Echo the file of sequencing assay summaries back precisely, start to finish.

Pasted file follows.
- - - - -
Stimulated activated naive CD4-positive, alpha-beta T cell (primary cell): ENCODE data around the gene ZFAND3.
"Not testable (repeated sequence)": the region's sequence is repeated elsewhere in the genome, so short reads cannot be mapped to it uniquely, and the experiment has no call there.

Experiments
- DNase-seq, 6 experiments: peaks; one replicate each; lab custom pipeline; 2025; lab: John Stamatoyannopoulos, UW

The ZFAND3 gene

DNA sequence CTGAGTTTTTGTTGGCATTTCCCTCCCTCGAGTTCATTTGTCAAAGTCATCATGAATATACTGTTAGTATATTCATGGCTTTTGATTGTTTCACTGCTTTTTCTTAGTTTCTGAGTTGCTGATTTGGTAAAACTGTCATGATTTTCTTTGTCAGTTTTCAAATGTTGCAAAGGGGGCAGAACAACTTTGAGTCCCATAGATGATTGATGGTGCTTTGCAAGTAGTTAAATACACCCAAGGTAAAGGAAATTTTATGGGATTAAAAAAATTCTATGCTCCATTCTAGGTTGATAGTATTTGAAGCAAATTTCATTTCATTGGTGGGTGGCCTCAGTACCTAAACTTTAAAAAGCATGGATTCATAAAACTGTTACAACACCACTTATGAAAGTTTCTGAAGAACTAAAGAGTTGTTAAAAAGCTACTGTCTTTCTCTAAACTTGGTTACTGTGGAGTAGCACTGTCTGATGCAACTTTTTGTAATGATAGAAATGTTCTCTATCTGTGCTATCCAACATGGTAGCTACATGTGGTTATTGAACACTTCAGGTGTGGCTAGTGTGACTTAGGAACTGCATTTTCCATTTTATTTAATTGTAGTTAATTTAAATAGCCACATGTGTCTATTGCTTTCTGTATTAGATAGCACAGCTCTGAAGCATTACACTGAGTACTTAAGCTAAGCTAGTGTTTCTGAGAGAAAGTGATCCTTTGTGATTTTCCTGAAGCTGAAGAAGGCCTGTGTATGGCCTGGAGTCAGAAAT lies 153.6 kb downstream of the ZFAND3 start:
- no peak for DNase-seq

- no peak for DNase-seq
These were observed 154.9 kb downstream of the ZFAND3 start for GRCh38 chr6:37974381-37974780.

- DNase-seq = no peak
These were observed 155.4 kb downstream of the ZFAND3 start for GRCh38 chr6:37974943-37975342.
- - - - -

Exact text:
Stimulated activated naive CD4-positive, alpha-beta T cell (primary cell): ENCODE data around the gene ZFAND3.
"Not testable (repeated sequence)": the region's sequence is repeated elsewhere in the genome, so short reads cannot be mapped to it uniquely, and the experiment has no call there.

Experiments
- DNase-seq, 6 experiments: peaks; one replicate each; lab custom pipeline; 2025; lab: John Stamatoyannopoulos, UW

The ZFAND3 gene

DNA sequence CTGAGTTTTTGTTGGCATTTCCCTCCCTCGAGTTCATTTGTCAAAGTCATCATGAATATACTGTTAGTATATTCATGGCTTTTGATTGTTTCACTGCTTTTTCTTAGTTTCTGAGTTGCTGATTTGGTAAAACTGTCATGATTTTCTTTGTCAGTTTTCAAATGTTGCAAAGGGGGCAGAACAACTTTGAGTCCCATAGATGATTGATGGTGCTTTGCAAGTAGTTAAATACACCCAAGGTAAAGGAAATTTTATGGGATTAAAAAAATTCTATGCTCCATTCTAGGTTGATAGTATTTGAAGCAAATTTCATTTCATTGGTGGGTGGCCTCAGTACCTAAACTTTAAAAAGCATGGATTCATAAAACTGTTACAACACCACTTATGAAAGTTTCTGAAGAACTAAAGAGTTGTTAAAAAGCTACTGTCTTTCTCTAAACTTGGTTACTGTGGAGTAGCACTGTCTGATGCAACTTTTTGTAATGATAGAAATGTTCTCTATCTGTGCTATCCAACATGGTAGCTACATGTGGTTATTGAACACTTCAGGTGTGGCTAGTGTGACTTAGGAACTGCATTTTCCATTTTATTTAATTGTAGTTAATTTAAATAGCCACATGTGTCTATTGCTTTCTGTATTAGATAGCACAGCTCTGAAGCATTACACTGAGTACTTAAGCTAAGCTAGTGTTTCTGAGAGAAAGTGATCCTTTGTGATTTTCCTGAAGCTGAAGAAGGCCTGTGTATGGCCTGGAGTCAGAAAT lies 153.6 kb downstream of the ZFAND3 start:
- no peak for DNase-seq

- no peak for DNase-seq
These were observed 154.9 kb downstream of the ZFAND3 start for GRCh38 chr6:37974381-37974780.

- DNase-seq = no peak
These were observed 155.4 kb downstream of the ZFAND3 start for GRCh38 chr6:37974943-37975342.